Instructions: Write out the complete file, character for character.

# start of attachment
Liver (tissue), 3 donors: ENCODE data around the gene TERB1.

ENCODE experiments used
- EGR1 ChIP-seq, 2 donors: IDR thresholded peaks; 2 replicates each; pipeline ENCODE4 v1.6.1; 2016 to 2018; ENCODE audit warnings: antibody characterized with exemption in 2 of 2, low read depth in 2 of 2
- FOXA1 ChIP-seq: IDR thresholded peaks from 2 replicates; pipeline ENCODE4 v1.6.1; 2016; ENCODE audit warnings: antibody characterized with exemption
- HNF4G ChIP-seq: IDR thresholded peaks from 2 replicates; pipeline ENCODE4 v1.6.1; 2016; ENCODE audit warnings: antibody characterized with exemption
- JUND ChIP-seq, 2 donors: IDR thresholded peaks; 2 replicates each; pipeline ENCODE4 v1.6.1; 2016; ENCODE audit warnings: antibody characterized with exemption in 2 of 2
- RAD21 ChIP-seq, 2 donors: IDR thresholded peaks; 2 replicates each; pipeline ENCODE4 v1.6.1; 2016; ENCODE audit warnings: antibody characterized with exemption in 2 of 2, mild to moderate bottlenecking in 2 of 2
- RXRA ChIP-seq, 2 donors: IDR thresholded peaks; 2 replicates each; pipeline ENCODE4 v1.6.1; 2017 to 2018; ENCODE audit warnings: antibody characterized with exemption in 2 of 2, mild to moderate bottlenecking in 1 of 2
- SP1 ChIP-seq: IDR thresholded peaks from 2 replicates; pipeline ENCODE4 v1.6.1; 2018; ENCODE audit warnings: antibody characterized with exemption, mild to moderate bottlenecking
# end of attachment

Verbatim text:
Liver (tissue), 3 donors: ENCODE data around the gene TERB1.

ENCODE experiments used
- EGR1 ChIP-seq, 2 donors: IDR thresholded peaks; 2 replicates each; pipeline ENCODE4 v1.6.1; 2016 to 2018; ENCODE audit warnings: antibody characterized with exemption in 2 of 2, low read depth in 2 of 2
- FOXA1 ChIP-seq: IDR thresholded peaks from 2 replicates; pipeline ENCODE4 v1.6.1; 2016; ENCODE audit warnings: antibody characterized with exemption
- HNF4G ChIP-seq: IDR thresholded peaks from 2 replicates; pipeline ENCODE4 v1.6.1; 2016; ENCODE audit warnings: antibody characterized with exemption
- JUND ChIP-seq, 2 donors: IDR thresholded peaks; 2 replicates each; pipeline ENCODE4 v1.6.1; 2016; ENCODE audit warnings: antibody characterized with exemption in 2 of 2
- RAD21 ChIP-seq, 2 donors: IDR thresholded peaks; 2 replicates each; pipeline ENCODE4 v1.6.1; 2016; ENCODE audit warnings: antibody characterized with exemption in 2 of 2, mild to moderate bottlenecking in 2 of 2
- RXRA ChIP-seq, 2 donors: IDR thresholded peaks; 2 replicates each; pipeline ENCODE4 v1.6.1; 2017 to 2018; ENCODE audit warnings: antibody characterized with exemption in 2 of 2, mild to moderate bottlenecking in 1 of 2
- SP1 ChIP-seq: IDR thresholded peaks from 2 replicates; pipeline ENCODE4 v1.6.1; 2018; ENCODE audit warnings: antibody characterized with exemption, mild to moderate bottlenecking